Putting Patients First In Everything We Do

Geraldine McGinty_MGF1866Geraldine McGinty, MD, MBA, FACR, chair of the ACR Board of Chancellors, contributed this post.

As physicians, our goal is to provide the best care for our patients. How can we deliver?

As I mentioned during the #WeAreRadiology session last week at RSNA 2019, it’s only when our patients bring their experiences and ideas into the room that we can work together to help design health care systems that work for them. If our work revolves around the care of patients, why aren’t we putting their needs and ideas at the center of our work?

Recently, during a conversation with Neil M. Rofsky, MD, MHA, FACR, he shared with me the stories of two physician colleagues at UT Southwestern Medical Center who have embodied this principle: Rising Star Award honoree David Fetzer, MD, and Patient and Family Recognition Award honoree Daniel Costa, MD.

Dr. Fetzer’s work includes developing new service lines to help transform the perception of ultrasound imaging and intervention. He has championed the use of contrast-enhanced ultrasound to more accurately diagnose patients, allowing physicians to more effectively tailor their treatment decisions for patients.

Dr. Costa excels at the intersection of diagnostic skills and direct patient care. He has also proven himself to be a consummate team player with colleagues, referring providers, patients and their families. His colleagues say he is known for treating every patient like family, ensuring that they – and their caregivers – feel valued and comfortable, and that their questions, concerns and feelings are heard. Dr. Costa played a critical role in establishing one of the top prostate cancer programs in the country.

Though each of us may play different roles in our departments and organizations, one thing is clear— building a constructive relationship between providers and patients creates the foundation for high-value care. Like Drs. Fetzer and Costa, we ought to set the standard of care for not only radiology, but also for our institutions – and medicine – as a whole. The need to provide care in collaboration with our patients so that we can meet their goals underpins the work of the American College of Radiology® (ACR®)’s Commission on Patient- and Family- Centered Care (PFCC).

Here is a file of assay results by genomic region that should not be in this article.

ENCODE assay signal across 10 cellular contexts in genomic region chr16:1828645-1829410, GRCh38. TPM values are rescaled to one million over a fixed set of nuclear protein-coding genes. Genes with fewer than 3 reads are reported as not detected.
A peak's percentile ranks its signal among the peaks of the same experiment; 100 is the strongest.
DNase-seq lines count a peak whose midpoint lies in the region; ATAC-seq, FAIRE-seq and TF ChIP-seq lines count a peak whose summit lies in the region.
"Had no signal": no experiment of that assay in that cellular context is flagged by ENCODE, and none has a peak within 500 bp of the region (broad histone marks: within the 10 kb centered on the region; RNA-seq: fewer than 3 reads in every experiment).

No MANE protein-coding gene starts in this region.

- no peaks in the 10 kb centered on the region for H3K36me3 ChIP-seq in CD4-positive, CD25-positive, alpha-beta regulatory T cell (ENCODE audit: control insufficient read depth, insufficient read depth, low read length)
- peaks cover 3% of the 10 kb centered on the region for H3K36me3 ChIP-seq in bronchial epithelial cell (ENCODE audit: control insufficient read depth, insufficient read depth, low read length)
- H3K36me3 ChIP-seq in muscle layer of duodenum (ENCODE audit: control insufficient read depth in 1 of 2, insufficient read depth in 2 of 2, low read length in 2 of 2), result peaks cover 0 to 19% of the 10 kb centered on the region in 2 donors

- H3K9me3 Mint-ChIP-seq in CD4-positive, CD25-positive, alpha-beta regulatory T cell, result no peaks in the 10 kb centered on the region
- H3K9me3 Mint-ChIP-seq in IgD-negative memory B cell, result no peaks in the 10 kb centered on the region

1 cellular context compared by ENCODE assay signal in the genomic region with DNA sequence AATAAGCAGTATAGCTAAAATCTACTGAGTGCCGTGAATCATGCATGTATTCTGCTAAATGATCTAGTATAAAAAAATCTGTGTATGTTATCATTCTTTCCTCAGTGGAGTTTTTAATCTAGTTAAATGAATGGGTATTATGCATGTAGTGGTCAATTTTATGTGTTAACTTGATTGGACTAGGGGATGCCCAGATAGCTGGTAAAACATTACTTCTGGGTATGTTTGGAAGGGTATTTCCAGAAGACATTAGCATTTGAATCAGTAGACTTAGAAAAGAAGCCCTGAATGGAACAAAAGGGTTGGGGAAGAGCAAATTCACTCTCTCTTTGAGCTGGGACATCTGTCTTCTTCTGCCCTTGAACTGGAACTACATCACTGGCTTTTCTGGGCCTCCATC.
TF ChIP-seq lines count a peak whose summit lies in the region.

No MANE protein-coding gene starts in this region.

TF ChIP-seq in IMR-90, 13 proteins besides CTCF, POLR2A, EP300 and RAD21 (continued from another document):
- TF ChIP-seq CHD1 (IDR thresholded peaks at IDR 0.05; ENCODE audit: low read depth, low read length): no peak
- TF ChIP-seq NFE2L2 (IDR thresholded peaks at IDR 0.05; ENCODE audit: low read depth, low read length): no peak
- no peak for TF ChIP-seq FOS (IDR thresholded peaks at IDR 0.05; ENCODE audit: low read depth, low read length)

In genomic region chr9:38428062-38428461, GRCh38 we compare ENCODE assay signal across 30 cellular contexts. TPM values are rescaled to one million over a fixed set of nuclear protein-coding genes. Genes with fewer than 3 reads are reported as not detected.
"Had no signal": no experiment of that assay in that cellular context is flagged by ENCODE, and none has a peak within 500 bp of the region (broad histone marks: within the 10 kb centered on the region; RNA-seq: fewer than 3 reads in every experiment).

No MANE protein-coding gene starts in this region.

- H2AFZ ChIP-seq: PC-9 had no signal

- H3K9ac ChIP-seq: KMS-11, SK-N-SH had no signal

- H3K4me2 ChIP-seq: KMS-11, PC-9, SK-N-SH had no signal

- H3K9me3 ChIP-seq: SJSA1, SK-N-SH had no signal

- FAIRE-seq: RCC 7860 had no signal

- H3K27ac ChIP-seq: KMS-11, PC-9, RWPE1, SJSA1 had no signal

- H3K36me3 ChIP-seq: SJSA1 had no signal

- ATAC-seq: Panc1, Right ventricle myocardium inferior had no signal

How do you provide PFCC in your practice? Is it time to make a change? The ACR provides several resources for physicians who want to implement PFCC and take your patient-centered care to the next level.

  • How are you and your colleagues working to improve PFCC in your practice? What tools or techniques have worked best for you?

Please share your thoughts in the comments section below, and join the discussion on Engage (login required).

Safeguarding the Future of Radiology

Dayal_AnupriyaAnupriya Dayal, MD, radiation oncologist at Temple Health-Fox Chase Cancer Center and Pennsylvania delegate, American Medical Association Resident and Fellow Section House of Delegates, contributed this post.

As a member of the American Medical Association (AMA)’s Resident and Fellow Section House of Delegates (HOD), I recently attended the AMA Interim Meeting to help represent the views and perspective of radiation oncologists like myself. The HOD is the AMA’s policy-making body and is made up of a diverse group of physicians, medical students and residents representing every state and medical field. We work together in a democratic process to create and implement policy on various health care conflicts to ensure safe, high-quality and efficient care for patients and communities around the country. Our recent meeting focused on the protection of residents and fellows displaced by unexpected hospital closures and radiation oncology safety measures.

The Hahnemann hospital closure earlier this year was an unexpected event that disrupted the training of 960 resident and fellow physicians. There were no safeguards in place to protect affected residents and fellows. As a result, trainees were left unsure of the future of their careers. On top of that, the incurred relocation costs – added to an average debt of around $200,000 – have left many in an unexpected financial strain.

The AMA, along with the AMA Resident and Fellow Section coauthors, intervened to help find a solution for these residents and fellows. Our new policy allows us to partner with interested parties to identify viable options to secure malpractice tail-end insurance for residents and fellows impacted by the Hahnemann closure and for those impacted by any future teaching hospital closures, at no cost to those who are displaced. We’ve also committed to working with the Centers for Medicare and Medicaid Services to establish regulations that will help protect residents and fellows affected by training program closures.